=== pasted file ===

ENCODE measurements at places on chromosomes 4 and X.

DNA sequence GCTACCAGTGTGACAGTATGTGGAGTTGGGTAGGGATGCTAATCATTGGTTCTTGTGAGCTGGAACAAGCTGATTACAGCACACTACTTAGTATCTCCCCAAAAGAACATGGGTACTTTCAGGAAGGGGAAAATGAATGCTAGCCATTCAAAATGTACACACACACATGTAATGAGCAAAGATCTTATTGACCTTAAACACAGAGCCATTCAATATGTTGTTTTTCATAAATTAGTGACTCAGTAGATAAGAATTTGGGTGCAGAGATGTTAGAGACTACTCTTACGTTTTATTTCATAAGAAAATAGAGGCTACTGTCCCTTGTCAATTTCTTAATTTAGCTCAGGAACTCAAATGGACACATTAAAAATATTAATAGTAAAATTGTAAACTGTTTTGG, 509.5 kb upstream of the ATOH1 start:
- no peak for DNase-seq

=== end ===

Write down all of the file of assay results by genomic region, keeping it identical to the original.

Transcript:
ENCODE measurements at places on chromosomes 4 and X.

DNA sequence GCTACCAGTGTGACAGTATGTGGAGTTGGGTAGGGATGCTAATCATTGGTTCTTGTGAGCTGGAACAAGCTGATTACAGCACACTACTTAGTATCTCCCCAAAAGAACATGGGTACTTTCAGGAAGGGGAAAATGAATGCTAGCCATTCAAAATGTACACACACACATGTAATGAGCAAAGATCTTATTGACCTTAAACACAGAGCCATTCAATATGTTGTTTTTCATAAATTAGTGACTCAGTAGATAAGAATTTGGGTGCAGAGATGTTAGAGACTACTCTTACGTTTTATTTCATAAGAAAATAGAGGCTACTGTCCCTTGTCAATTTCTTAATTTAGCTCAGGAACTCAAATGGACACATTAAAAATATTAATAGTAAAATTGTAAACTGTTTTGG, 509.5 kb upstream of the ATOH1 start:
- no peak for DNase-seq